At the end of the day, the reality is that we need to treat every single member of the military and the RCMP and their families with the utmost respect. Bearing in mind that not every Legion, not every individual member of the military, not every member of the RCMP, or their families, are going to agree with the government of the day. I can tell the Conservatives that as a member from 1997 to 2006, I received just as many complaints when the Liberals were in power about veterans' issues and benefits, access to them, and everything else. The reality is that the complaints have not gone away.

There are new complaints, but there are some similarities. One similarity is access to benefits. When people becomes disabled, either psychologically or medically, they go through what I call the Gordian knot of bureaucracy in order to achieve those benefits in a timely manner. That is one of the biggest problems within the Government of Canada. This is why the hon. member who spoke before talked about reducing bureaucracy, basically saying 1,500 public servants will be laid off by the time the government is done.

It has only barely touched the Veterans Review and Appeal Board. This is my hobby horse that I have been on for many years. If I were sitting in the minister's chair right now, there would be no Veterans Review and Appeal Board and there would be no Bureau of Pensions Advocates. Why? It is because veterans are the only citizens who get a lawyer from the government to fight for a benefit against the government.

There is something called benefit of the doubt, the compassionate clause. We respect our veterans. An entire system is set up that costs millions of dollars to catch the possible 3%, 2%, or even less, who are trying to cheat the system. Every veteran is included in that. The Veterans Review and Appeal Board, in my 17 years, is one of the biggest problems the minister and the Government of Canada has. I hope that they will seriously look at the Veterans Review and Appeal Board and understand very clearly that if a veteran comes forward with a concern of some kind, has a doctor's note that says his or her condition may be related to military service, has a second note from a specialist that qualifies and quantifies the first note and says, yes, there is a high probability this condition may have been caused by military service, that veteran should be entitled to the benefit.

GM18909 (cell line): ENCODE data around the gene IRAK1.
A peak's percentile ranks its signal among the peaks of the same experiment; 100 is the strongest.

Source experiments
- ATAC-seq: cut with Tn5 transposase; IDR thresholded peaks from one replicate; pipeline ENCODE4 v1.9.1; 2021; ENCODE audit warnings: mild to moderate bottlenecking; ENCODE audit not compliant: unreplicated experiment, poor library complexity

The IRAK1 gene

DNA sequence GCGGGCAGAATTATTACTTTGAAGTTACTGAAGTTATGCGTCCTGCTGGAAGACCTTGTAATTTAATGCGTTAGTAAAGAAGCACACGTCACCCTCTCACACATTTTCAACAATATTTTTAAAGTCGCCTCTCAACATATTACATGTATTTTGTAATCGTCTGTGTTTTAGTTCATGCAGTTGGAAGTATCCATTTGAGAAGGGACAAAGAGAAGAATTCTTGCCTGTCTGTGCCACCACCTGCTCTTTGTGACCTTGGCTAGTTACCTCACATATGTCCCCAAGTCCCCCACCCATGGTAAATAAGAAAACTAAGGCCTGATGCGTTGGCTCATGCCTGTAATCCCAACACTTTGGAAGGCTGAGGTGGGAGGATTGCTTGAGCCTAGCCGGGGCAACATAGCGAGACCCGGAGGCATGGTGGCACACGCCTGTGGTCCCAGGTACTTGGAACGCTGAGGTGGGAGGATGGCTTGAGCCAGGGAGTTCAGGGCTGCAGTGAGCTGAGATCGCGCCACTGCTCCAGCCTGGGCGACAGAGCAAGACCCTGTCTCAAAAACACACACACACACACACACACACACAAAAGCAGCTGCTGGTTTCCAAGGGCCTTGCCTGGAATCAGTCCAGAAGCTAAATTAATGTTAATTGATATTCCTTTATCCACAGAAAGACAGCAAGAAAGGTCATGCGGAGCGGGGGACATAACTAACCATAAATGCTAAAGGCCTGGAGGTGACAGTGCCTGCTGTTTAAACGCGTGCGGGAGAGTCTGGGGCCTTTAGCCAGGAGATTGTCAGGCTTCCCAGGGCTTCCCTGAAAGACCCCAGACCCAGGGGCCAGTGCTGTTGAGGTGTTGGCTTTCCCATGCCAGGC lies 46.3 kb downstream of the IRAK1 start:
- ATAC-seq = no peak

What happens is veterans go through the appeal board and are denied, they go again and are denied, they go again and are denied. It is called the no-go policy. We know it very well. If the board says no long enough, the veterans go away. There is old 3D policy that I have witnessed many times. It is called the delay, deny, and then die policy. Mr. Art Humphreys of Musquodoboit Harbour had to go through that experience. Get this. He was an 87-year-old veteran who lived in his house for many years. All he asked for, because he could not go down the 13 steps any more, was a lift for his house, so he could go down to his basement to be entertained. It was where his big screen was and his friends would come.

They sent in a 25-year-old VON nurse on contract to DVA, who said, in her opinion, that all the qualities of life he needed were upstairs and that he did not need to go downstairs anymore. He was denied the lift.

I made the argument to the minister of the day and unfortunately on the day of my argument, that veteran passed away. For $425 and $30 a month rent, they could not give a World War II veteran a lift. Let us think about that.

Having said that, we will support the legislation. Hopefully our amendments will be brought in. I plead with the government and I plead with the minister to streamline the bureaucratic process to ensure that when a veteran calls in, the only thing that person on the other end of the phone should say is “How can we help you?”

Veterans Hiring Act June 2nd, 2014

Mr. Speaker, I was having a nice quiet time in my office today when I was asked to come and speak to this important legislation. I want to point out that we in the NDP will be supporting the legislation, but let us go over a little history of this.